Anyway, I’ve been kind of thinking a lot about factual memory lately, so I am curious to find out more about your views on this.

    • MrRoyAnJ on

      Thank you so much for your thoughtful question.
      Your Question: “Do you find it absurd because you think that the skill of fact retention is not dependent on the ‘net?”
      My comments regarding the absurdity of uploading our brains to the ‘net was in response to a presenter from Digital History class. The guest speaker stated that he believed that people were uploading their brains to the ‘net so that we are not burdened with unnecessary trivial knowledge. At first, I thought this was a novel idea, but with further analysis, I have concluded that it is absurd.

      Initially, I agreed that factual memory could be “uploaded” onto the ‘net leaving more “space” for higher level processes such as analysis, synthesis, and evaluation. With the growth of the internet, it could seem that humans are utilizing the vast amounts of memory available to free up time and space in their noggins.

      I stray from the above opinion in two respects. First, the brains capacity for information, although not infinite, is astounding. As far as I can tell from the limited about of searches I have done on the topic, the brain has a much bigger capacity for info than most people will ever be able to take in.

      Second, as Janet Murray discusses in her book, Hamlet on the Holodeck, information has not changed in recent decades. What has changed, however, is the medium for attaining knowledge and the availability of reference materials online. With this increased availability of reference materials, the everyday internet user is not necessarily uploading their knowledge to the net, but easily accessing, reading, absorbing, and ultimately utilizing information. In this regard, you could liken the brain to a sponge; taking in large amounts of information, classifying, compressing, and storing it for later use. Of course, if your brain is like mine, you may need to take in certain information time and again before it “sticks.”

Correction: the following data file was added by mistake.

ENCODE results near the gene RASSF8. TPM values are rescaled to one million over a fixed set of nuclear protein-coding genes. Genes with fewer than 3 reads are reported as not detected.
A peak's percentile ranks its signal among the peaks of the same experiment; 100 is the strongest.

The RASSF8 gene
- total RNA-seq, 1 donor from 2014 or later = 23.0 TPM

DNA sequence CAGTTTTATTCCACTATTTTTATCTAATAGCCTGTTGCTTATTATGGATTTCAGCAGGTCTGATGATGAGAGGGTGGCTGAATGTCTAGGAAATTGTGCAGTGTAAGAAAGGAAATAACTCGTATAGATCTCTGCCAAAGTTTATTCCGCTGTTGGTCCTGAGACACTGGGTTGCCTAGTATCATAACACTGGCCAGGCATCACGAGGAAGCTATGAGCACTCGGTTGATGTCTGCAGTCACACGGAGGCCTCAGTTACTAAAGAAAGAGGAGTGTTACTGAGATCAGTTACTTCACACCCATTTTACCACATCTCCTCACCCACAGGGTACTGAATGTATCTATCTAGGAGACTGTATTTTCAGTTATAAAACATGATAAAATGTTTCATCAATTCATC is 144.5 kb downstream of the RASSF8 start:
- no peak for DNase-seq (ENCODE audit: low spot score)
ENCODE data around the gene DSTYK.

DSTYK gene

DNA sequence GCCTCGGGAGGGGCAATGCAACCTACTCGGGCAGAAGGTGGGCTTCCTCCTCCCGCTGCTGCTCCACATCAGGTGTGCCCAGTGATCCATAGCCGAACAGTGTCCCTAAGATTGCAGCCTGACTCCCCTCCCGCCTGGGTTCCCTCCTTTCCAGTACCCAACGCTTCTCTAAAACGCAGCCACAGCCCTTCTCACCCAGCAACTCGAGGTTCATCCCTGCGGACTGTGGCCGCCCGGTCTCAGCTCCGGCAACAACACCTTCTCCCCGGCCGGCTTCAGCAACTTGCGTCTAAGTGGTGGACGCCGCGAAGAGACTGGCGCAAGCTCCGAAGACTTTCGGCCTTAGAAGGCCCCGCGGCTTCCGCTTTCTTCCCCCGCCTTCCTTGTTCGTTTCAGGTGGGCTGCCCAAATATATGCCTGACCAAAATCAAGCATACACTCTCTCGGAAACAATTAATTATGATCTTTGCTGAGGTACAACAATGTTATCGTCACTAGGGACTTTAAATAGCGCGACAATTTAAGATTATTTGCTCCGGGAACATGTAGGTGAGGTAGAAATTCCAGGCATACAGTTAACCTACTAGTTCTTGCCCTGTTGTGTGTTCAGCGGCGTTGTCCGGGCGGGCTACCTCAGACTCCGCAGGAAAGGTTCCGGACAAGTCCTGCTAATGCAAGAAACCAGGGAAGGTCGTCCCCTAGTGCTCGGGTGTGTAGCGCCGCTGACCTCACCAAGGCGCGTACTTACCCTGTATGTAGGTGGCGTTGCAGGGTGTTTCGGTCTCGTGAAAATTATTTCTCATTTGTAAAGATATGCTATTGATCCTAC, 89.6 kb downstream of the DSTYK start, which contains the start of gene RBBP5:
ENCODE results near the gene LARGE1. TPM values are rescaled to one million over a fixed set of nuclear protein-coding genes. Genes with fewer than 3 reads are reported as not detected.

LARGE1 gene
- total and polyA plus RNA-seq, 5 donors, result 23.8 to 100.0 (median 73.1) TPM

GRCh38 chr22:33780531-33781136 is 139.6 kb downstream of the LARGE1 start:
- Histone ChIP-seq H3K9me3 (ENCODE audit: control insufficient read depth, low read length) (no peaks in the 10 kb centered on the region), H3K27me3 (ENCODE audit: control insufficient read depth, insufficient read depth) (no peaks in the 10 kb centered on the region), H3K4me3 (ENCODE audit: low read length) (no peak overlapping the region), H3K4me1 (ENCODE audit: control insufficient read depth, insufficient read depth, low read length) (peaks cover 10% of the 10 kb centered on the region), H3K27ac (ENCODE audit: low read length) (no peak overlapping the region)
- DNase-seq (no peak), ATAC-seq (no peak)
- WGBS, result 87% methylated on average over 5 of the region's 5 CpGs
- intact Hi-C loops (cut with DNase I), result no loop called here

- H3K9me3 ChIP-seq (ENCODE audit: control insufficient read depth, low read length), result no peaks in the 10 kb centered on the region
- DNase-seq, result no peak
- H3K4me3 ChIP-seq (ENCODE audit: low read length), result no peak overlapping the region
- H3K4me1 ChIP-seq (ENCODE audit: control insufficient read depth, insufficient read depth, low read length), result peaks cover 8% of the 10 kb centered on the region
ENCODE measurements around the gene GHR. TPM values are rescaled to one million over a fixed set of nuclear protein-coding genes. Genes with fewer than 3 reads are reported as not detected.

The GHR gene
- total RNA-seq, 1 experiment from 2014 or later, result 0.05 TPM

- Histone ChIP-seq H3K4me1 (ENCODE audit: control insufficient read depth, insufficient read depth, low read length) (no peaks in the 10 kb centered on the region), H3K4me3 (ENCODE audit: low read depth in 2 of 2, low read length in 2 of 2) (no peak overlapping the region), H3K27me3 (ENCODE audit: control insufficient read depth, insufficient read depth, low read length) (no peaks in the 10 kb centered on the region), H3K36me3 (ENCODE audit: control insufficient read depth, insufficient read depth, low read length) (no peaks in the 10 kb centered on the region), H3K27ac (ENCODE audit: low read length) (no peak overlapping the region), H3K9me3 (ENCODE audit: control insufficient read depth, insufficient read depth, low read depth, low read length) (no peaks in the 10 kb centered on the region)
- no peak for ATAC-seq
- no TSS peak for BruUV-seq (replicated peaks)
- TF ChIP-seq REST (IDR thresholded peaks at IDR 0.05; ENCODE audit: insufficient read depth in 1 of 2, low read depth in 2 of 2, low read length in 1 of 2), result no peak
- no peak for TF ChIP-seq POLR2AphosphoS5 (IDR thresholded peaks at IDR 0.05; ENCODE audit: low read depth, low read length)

One last note, it is less important where information comes from (i.e. memory or reputable reference source) than what people do with the information. According to Bloom’s Taxonomy, (see also here and here)factual information, or knowledge, is the lowest level of critical thinking. At this level, people “exhibit memory of previously-learned material by recalling facts, terms, basic concepts and answers.” Once knowledge is attained, then we can progress through the increasingly sophisticated steps of Understanding, Applying, Analyzing, Evaluating, and Creating. Developing stronger and more in-depth critical thinking skills in all areas of learning requires us to take something that we have prior knowledge and build connections to the material.

      Emily, I hope this answers your question. I guess, overall, that I believe that the internet will not atrophy our brains because people are not “uploading” to the ‘net, they are accessing and utilizing information. The availability of materials on the internet allows for greater accumulation of knowledge and adds to the enrichment of understanding.

      • Emily Gifford on

        What a great, detailed answer, and with links yet! Thanks.

        My own uninformed feeling is that while some people do have a talent for fact retention, and perhaps those neural pathways are formed or reinforced in our developmental years rather than being genetically encoded from birth, people who can’t, don’t, or won’t memorize “trivia” (a subjective word at best, it’s true, but I think you know what I eamn) aren’t any less intelligent than people who have a talent for gathering and retaining facts. The ‘net, it seems to me, just makes finding things easier and faster when that kind of information is needed.

        Provided, of course, that the source is reliable!